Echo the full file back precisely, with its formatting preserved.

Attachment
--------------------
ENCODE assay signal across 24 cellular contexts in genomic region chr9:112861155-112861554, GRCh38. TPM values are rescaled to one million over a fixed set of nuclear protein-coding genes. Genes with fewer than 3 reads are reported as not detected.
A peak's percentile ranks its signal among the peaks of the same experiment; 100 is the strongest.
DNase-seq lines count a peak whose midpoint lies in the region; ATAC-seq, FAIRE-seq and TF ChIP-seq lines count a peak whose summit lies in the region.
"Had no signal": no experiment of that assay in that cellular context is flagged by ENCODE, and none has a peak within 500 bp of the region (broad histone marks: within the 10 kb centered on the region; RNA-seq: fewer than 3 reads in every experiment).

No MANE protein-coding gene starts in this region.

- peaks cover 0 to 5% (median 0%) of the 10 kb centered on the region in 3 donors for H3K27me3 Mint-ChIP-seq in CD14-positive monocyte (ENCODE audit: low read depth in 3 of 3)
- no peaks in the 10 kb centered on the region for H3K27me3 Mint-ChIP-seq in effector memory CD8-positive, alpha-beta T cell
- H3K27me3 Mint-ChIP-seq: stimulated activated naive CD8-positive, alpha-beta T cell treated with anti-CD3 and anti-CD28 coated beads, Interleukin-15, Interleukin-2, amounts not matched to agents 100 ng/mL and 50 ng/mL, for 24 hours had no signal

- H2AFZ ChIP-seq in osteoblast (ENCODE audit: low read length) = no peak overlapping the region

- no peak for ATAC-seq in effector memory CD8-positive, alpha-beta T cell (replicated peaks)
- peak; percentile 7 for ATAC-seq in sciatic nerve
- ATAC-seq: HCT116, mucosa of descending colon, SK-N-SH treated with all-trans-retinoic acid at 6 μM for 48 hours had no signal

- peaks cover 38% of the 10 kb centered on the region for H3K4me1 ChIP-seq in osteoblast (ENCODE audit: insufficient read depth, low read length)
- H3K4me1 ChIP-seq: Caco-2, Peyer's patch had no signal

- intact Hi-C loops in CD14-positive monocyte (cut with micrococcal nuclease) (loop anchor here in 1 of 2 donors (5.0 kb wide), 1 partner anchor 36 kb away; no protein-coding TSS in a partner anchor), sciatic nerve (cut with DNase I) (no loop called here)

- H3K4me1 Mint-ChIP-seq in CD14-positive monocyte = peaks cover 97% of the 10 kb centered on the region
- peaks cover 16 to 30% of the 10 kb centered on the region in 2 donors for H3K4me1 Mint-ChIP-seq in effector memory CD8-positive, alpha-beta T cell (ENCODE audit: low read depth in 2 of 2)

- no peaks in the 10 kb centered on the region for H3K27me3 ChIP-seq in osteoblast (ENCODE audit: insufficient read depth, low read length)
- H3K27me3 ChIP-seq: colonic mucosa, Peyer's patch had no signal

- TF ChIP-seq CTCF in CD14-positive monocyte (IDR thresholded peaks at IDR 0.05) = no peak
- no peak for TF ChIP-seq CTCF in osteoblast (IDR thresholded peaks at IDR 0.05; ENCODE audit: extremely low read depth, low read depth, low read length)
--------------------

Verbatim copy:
ENCODE assay signal across 24 cellular contexts in genomic region chr9:112861155-112861554, GRCh38. TPM values are rescaled to one million over a fixed set of nuclear protein-coding genes. Genes with fewer than 3 reads are reported as not detected.
A peak's percentile ranks its signal among the peaks of the same experiment; 100 is the strongest.
DNase-seq lines count a peak whose midpoint lies in the region; ATAC-seq, FAIRE-seq and TF ChIP-seq lines count a peak whose summit lies in the region.
"Had no signal": no experiment of that assay in that cellular context is flagged by ENCODE, and none has a peak within 500 bp of the region (broad histone marks: within the 10 kb centered on the region; RNA-seq: fewer than 3 reads in every experiment).

No MANE protein-coding gene starts in this region.

- peaks cover 0 to 5% (median 0%) of the 10 kb centered on the region in 3 donors for H3K27me3 Mint-ChIP-seq in CD14-positive monocyte (ENCODE audit: low read depth in 3 of 3)
- no peaks in the 10 kb centered on the region for H3K27me3 Mint-ChIP-seq in effector memory CD8-positive, alpha-beta T cell
- H3K27me3 Mint-ChIP-seq: stimulated activated naive CD8-positive, alpha-beta T cell treated with anti-CD3 and anti-CD28 coated beads, Interleukin-15, Interleukin-2, amounts not matched to agents 100 ng/mL and 50 ng/mL, for 24 hours had no signal

- H2AFZ ChIP-seq in osteoblast (ENCODE audit: low read length) = no peak overlapping the region

- no peak for ATAC-seq in effector memory CD8-positive, alpha-beta T cell (replicated peaks)
- peak; percentile 7 for ATAC-seq in sciatic nerve
- ATAC-seq: HCT116, mucosa of descending colon, SK-N-SH treated with all-trans-retinoic acid at 6 μM for 48 hours had no signal

- peaks cover 38% of the 10 kb centered on the region for H3K4me1 ChIP-seq in osteoblast (ENCODE audit: insufficient read depth, low read length)
- H3K4me1 ChIP-seq: Caco-2, Peyer's patch had no signal

- intact Hi-C loops in CD14-positive monocyte (cut with micrococcal nuclease) (loop anchor here in 1 of 2 donors (5.0 kb wide), 1 partner anchor 36 kb away; no protein-coding TSS in a partner anchor), sciatic nerve (cut with DNase I) (no loop called here)

- H3K4me1 Mint-ChIP-seq in CD14-positive monocyte = peaks cover 97% of the 10 kb centered on the region
- peaks cover 16 to 30% of the 10 kb centered on the region in 2 donors for H3K4me1 Mint-ChIP-seq in effector memory CD8-positive, alpha-beta T cell (ENCODE audit: low read depth in 2 of 2)

- no peaks in the 10 kb centered on the region for H3K27me3 ChIP-seq in osteoblast (ENCODE audit: insufficient read depth, low read length)
- H3K27me3 ChIP-seq: colonic mucosa, Peyer's patch had no signal

- TF ChIP-seq CTCF in CD14-positive monocyte (IDR thresholded peaks at IDR 0.05) = no peak
- no peak for TF ChIP-seq CTCF in osteoblast (IDR thresholded peaks at IDR 0.05; ENCODE audit: extremely low read depth, low read depth, low read length)